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Whistleblowers Reveal New Kind of Pollution Made by Vessels, It's Real Bad

A recent investigation made by several journalists from Deutsche Welle's Planet A, based on insights from whistleblowers, has revealed that vessels generate another kind of pollution that was previously unknown. It is called bilge dumping, and whistleblowers claim that it is a widespread practice in the seafaring industry.
Bilge dumping illustration by DW 6 photos
Bilge dumping video made by whistleblowerThis place leads to the bilge water tankBilge "water"Bilge water tankNotice the odd trails? Those may be from an oil leak
Sadly, the entire thing happens in the ocean, and it is tough to track down, even with satellites, as the waste in question may be confused with something else, including fishing nets. The problem lies with the fact that coastguard inspections only happen in harbors, while bilge dumping takes place many miles away, sometimes in the ocean.

Now, you might be wondering what the deal is with this bilge, how it exists, and why is it dumped in the world's seas. Well, as you may be aware, ships have diesel engines, but they do not run on the same kind of fuel that vehicles do. Instead, their massive engines use a thicker fuel, and the latter is not the cleanest thing in the world.

The bilge we are writing about is the lowest part of a ship's inner hull, and it is usually underwater. All ships have a bilge, and these are equipped with pumps to help prevent a flood or other incidents.

The problem lies in the fact that water, oil, and other liquids get mixed up in the bilges of these ships, and there are tanks to help contain the result.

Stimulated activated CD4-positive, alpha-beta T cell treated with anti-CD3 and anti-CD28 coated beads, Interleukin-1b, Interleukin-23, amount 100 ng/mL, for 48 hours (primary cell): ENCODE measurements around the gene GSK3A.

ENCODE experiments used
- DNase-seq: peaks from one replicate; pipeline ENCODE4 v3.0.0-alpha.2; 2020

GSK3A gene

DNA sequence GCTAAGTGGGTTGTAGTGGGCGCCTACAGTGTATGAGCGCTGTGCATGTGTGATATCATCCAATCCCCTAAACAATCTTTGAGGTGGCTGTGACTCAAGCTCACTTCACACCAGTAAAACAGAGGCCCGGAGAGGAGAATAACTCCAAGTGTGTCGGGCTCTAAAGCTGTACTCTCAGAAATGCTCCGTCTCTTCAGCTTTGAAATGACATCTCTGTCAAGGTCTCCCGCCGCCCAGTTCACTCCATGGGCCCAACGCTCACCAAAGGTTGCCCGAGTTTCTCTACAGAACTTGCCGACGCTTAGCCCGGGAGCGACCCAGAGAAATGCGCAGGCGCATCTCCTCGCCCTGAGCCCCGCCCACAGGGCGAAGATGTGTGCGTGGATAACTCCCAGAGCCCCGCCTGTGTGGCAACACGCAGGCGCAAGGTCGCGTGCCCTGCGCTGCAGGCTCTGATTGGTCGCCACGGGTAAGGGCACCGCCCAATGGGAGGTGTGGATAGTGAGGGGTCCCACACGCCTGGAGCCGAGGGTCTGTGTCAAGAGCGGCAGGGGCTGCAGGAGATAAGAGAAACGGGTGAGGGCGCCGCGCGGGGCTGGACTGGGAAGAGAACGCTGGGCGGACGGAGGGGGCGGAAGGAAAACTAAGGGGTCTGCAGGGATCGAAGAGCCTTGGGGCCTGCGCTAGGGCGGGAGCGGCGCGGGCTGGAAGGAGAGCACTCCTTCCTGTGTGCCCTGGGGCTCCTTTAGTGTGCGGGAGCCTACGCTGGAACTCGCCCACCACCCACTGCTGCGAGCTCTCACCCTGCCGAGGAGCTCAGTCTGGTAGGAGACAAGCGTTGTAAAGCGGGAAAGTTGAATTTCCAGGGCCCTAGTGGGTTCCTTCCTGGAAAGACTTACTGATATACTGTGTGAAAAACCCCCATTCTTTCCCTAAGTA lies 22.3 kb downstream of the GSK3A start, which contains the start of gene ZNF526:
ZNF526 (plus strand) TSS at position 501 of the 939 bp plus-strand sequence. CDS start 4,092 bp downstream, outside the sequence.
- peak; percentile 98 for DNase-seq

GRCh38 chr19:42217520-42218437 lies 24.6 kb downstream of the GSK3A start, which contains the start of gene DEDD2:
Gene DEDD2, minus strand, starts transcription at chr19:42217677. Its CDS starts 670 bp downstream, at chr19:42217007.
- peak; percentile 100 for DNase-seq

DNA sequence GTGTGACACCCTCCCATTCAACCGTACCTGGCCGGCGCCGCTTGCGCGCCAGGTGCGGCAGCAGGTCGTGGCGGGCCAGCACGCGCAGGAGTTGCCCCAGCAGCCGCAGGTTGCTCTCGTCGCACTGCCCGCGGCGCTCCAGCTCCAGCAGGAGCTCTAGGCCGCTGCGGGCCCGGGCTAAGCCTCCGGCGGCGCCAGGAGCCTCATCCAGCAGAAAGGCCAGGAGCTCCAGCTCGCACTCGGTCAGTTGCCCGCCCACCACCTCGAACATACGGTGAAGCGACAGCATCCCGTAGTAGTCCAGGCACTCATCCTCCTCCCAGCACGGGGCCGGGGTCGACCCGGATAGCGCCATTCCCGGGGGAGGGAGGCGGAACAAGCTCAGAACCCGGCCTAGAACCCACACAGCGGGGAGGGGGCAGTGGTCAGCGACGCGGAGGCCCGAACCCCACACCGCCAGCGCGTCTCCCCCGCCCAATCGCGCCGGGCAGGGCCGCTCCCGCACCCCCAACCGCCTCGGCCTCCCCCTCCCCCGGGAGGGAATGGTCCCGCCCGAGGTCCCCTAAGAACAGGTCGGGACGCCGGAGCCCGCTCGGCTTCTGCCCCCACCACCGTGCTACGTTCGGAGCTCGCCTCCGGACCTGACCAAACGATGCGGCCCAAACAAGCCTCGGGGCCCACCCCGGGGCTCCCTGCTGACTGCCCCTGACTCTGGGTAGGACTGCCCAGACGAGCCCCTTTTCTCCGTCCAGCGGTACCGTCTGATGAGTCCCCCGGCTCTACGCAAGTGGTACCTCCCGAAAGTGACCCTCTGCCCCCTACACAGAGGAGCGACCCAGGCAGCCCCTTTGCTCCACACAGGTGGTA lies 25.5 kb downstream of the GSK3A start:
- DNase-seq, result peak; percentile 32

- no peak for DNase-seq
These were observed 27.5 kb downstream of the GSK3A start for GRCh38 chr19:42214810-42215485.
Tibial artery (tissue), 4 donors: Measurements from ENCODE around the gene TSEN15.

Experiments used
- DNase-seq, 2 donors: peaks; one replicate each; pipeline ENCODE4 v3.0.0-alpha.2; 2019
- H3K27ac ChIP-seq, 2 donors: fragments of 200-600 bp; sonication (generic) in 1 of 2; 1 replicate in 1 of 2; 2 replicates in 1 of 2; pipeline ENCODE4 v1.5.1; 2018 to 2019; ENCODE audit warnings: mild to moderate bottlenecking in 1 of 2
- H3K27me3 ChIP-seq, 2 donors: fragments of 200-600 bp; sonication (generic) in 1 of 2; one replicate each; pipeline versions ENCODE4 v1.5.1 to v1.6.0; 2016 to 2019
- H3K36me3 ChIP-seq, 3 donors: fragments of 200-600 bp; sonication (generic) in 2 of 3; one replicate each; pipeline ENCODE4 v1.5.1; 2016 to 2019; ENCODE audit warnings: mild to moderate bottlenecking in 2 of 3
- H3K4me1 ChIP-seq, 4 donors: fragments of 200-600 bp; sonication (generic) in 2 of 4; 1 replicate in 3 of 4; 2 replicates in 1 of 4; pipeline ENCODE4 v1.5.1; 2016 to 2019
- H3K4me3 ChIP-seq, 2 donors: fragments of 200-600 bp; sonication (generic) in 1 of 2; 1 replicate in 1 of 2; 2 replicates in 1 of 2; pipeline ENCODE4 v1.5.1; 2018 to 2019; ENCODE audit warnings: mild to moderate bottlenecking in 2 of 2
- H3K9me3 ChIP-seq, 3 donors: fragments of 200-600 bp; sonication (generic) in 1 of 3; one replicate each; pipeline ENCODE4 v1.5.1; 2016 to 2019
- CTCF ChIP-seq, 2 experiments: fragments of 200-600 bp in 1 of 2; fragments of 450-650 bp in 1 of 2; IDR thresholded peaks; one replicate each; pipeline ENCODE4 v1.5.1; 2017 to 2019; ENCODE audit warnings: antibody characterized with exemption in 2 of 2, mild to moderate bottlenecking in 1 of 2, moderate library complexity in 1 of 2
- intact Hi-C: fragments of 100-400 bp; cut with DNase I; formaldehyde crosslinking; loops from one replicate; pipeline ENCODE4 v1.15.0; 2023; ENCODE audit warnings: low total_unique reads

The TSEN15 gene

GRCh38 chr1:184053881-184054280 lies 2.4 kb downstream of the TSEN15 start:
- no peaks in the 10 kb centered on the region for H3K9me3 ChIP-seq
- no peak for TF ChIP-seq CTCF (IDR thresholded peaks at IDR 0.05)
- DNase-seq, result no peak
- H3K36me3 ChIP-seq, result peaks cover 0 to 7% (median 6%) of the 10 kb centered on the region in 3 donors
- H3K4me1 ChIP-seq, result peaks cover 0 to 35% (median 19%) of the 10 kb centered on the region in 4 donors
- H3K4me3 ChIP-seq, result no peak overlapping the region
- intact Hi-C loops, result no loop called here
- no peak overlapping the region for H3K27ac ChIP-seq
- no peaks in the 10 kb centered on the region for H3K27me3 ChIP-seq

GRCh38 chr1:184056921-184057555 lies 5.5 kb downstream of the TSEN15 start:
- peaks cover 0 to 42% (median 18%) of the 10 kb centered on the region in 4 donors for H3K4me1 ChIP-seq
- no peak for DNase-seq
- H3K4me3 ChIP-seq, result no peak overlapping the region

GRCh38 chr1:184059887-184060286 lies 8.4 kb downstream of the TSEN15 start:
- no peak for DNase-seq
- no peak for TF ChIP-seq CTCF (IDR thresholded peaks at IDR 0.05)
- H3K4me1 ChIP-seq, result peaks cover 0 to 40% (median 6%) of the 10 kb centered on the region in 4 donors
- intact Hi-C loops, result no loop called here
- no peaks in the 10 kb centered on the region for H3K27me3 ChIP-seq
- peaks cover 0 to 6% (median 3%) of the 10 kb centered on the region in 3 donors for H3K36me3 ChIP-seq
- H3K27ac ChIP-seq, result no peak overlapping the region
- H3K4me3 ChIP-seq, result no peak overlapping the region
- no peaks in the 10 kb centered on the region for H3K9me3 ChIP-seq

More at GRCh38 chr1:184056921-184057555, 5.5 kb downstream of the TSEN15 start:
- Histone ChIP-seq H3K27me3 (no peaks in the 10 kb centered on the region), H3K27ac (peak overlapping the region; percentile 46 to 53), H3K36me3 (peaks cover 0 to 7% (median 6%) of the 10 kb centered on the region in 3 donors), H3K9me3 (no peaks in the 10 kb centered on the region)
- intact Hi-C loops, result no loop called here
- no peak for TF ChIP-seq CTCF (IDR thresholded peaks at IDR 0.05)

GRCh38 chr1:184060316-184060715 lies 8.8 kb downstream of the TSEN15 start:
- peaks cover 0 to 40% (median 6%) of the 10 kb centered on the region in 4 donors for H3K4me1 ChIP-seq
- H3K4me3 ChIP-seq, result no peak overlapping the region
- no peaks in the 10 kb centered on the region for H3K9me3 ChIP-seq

As you can imagine, the resulting liquid is toxic, and it has been heavily regulated for more than half a century, as DW notes. Ironically, the pumps used for bilge dumping are meant to collect oil from the sea, store it in tanks, and then dump it in a dedicated container in a port.

The normal procedure in this situation is for the ships to dump their bilge water in a specially designed place in a harbor. The investigators remarked that doing so takes time, and seafarers consider this procedure a waste of time. Spending too much time in a place is considered a waste of money in the shipping industry, which is why they end up doing harm to the world's oceans instead.

The only hope, for now, is the fact that the latest generation of satellites will be able to discern the types of materials discharged by vessels, as well as the thickness of the oil slicks. One day, it may be enough to incriminate offenders, but that day is still far into the future, if we still have any marine life left at that point.



 Download attachment: National Vessel Dumping Assessment (PDF)

 
 
 
 
 

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